SEATTLE — Marcus Hahnemann spent the past two World Cups with the U.S. national team, which is a huge honor for any player, but also a rather isolating experience. Busy schedules and security concerns mean players, despite being the central figures in the tournament, don’t experience much of what makes the World Cup such a big deal.
“Then we see these glimpses of the fan zones, people getting together to experience the game, going nuts in bars, the different atmospheres,” said Hahnemann, the Seattle Sounders goalkeeper. “We were blown away by that, because that was something we didn’t expect to have.”
On Tuesday, Hahnemann and several of his Sounders teammates got to be a part of that fan experience, mingling with the 4,650 fans at the CenturyLink Field Events Center who took an afternoon off and/or a really long lunch break to cheer on the U.S. in a round-of-16 game against Belgium.
Ultimately, despite a historical 16-save performance by American goalkeeper Tim Howard, and despite a very impressive outing by young Sounders right back DeAndre Yedlin, America’s run in this World Cup ended with a 2-1 loss to Belgium, with all three goal coming in extra time after a scoreless 90 minutes. Yet even if the raucous weekday crowd didn’t go home happy, it was a memorable — and tense — afternoon that left American fans both frustrated and at the same time proud of the effort they had seen from a team that was considered a heavy underdog to even get to this point in the tournament, let alone beat a talented Belgian squad.
Exactly how World Cup success will or won’t affect the game’s growth in this country is a topic that has been debated in this column and many other places, but regardless of your views on Major League Soccer’s relevance, or America’s growth as a soccer-playing nation, what this World Cup and others before it have show is that American sports fans love a big occasion. And few things in sports, even in a country where soccer is still a ways down in the pecking order, are as big as the knockout stages of the World Cup.
Add to the mix that the American squad is captained by Sounders forward Clint Dempsey, and that Yedlin was a surprise first-half sub because of an injury to Fabian Johnson, and this Seattle viewing party had a special kind of energy to it.
Particularly thrilling to local fans was the standout play of Yedlin, who for much of the game proved to be one of his team’s most dangerous players. Every blazing run down the right flank and every bit of praise from ESPN commentators was greeted with big cheers, though none were quite loud enough to will one of Yedlin’s teammates into finishing one of his tantalizing crosses. For a 20-year-old playing in the biggest game of his life, Yedlin looked nothing like a player who was intimidated by the moment.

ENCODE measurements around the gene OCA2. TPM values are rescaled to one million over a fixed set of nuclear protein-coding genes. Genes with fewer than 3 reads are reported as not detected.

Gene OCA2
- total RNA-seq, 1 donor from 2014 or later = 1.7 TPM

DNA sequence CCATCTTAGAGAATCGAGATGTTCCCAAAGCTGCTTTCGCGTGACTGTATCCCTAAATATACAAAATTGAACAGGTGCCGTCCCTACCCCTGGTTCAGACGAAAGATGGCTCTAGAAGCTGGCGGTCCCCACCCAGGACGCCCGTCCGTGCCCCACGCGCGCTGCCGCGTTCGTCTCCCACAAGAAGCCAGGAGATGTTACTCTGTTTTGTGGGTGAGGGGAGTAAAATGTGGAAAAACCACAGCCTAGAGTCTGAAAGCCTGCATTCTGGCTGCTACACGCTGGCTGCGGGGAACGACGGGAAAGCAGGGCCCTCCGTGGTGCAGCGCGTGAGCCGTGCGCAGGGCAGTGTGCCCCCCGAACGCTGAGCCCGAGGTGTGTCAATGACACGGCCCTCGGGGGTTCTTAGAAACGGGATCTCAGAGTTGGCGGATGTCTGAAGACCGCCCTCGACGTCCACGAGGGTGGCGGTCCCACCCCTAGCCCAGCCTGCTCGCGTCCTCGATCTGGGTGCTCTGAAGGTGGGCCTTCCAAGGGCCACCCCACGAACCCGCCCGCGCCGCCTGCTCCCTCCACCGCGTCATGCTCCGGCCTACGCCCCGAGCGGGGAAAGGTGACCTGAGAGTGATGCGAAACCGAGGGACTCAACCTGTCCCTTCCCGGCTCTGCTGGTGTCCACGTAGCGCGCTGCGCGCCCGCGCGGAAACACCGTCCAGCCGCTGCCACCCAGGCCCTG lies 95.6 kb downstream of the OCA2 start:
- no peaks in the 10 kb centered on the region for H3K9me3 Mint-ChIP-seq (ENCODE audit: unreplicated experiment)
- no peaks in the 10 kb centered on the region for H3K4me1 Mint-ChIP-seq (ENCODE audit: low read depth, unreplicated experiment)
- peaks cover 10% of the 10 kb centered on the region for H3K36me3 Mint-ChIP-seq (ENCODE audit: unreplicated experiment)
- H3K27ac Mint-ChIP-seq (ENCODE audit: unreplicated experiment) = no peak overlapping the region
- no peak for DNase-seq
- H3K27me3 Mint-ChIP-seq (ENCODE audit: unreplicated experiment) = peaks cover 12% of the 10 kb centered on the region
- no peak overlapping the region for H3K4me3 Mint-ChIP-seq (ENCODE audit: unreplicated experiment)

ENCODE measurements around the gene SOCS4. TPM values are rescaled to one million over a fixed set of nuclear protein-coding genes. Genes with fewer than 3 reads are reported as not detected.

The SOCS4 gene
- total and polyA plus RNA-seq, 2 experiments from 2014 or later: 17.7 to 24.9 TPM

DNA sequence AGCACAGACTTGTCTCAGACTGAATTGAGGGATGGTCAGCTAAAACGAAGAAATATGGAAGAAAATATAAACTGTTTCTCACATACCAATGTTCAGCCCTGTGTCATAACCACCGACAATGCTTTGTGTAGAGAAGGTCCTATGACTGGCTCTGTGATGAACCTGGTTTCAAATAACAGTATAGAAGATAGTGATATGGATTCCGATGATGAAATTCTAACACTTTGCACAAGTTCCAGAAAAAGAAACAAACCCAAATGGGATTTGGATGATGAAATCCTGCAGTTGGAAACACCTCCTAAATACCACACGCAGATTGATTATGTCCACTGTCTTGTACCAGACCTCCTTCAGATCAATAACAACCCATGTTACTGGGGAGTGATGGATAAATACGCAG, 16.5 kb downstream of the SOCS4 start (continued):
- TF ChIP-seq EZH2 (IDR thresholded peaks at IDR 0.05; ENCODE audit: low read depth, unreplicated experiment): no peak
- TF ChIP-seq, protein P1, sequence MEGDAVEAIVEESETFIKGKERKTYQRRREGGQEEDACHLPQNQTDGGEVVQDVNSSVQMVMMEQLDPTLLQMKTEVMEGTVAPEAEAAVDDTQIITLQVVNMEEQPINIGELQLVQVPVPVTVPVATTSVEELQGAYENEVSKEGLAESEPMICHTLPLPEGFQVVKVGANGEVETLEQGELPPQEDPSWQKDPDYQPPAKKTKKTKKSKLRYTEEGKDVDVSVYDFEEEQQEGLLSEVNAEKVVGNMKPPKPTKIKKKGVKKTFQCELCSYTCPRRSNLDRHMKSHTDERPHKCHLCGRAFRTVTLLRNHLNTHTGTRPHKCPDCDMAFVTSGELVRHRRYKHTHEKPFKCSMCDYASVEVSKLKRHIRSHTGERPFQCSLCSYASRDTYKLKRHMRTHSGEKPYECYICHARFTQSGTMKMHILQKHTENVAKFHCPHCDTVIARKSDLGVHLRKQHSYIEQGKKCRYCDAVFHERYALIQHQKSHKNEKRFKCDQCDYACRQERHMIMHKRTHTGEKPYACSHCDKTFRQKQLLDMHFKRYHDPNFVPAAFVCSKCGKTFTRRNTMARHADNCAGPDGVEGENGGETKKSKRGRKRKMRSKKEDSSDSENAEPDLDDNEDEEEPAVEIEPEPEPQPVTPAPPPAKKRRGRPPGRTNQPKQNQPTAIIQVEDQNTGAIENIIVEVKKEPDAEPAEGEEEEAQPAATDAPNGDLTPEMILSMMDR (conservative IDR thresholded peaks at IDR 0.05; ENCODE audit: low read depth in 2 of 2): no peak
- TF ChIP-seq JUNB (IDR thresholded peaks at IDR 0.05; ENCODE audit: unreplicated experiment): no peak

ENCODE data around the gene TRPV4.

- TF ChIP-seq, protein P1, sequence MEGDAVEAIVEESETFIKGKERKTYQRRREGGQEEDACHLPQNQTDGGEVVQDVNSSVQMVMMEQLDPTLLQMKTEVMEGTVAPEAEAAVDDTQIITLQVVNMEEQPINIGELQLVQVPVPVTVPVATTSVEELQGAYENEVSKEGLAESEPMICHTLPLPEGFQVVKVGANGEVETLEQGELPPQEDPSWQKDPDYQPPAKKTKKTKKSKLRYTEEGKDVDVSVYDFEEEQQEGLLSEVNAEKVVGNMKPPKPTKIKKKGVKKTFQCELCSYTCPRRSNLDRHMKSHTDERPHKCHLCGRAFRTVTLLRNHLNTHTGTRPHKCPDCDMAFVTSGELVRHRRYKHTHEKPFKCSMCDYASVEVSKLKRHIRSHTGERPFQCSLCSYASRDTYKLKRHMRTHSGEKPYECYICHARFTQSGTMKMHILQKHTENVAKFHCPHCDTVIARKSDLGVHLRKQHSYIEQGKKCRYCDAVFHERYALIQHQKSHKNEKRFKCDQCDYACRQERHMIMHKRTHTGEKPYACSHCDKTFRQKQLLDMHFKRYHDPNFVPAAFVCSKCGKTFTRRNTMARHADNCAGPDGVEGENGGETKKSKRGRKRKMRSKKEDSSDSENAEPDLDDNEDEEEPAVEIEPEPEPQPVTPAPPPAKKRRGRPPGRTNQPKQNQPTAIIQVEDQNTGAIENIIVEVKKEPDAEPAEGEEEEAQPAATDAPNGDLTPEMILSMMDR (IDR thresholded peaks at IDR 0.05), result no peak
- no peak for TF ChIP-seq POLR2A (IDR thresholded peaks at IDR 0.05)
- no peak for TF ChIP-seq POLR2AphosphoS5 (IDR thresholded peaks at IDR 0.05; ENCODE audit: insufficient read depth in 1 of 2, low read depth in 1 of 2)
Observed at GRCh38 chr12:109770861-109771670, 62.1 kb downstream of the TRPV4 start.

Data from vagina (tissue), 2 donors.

“He doesn’t have that,” Hahnemann said. “He’s got that sort of flash, which is kind of annoying sometimes. But that’s what you need, you need that confidence. DeAndre’s probably a little bit over-confident, and that’s the way I was when I was younger, too. People thought I was cocky or whatever, but you need that to have confidence, and it’s the right balance of where you need to be. He’s been so good for us, and he brought that to the national team, too. It’s disappointing they’re out.”
Sounders coach Sigi Schmid, who was in attendance along with general manager/minority owner Adrian Hanauer and sporting director Chris Henderson, also praised Yedlin’s World Cup performance.
“DeAndre did well,” Schmid said. “It’s a great experience for him, something he can build on for his future. It’s something you can talk about, but you don’t know what it’s like until you’re actually in it, and I thought he came in today and gave the team some life on the right-hand side. I think DeAndre represented himself very well.”
Immediately after the game, Schmid was about as disappointed as you’ll ever see a coach who is about to welcome back two of his top players. While Yedlin and Dempsey will likely be back in Seattle in the next couple days, Schmid isn’t going to rush them back into action, meaning you won’t likely see them in this weekend’s game at Vancouver.
“It’s not only a physically-draining tournament, it’s very emotionally draining,” Schmid said. “Generally what I’ve found is that after you go through a World Cup experience as a player or a coach, you’re a little melancholy when you come back. It’s like the air has been completely let out of the balloon, physically and emotionally. We’ll just have to see. It’s important for us to make sure they’re right for us for the rest of the year.”
The air was also taken out of the CenturyLink Field Events Center by a pair of Belgian goals, then the place came roaring back to life when 19-year-old Julian Green scored in his World Cup debut to give the U.S. hope. Ultimately, America’s World Cup ended in disappointment, but in Seattle and so many other places around the country, it didn’t end without a pretty good party.
“People coming down here today, it’s awesome, and it gives you that feeling… everything you’re doing is worthwhile,” Hahnemann said. “Everybody is behind you, it’s an amazing feeling. It shouldn’t really matter that people back home are supporting you, but it does. It drives you further along, it helps you in the games.”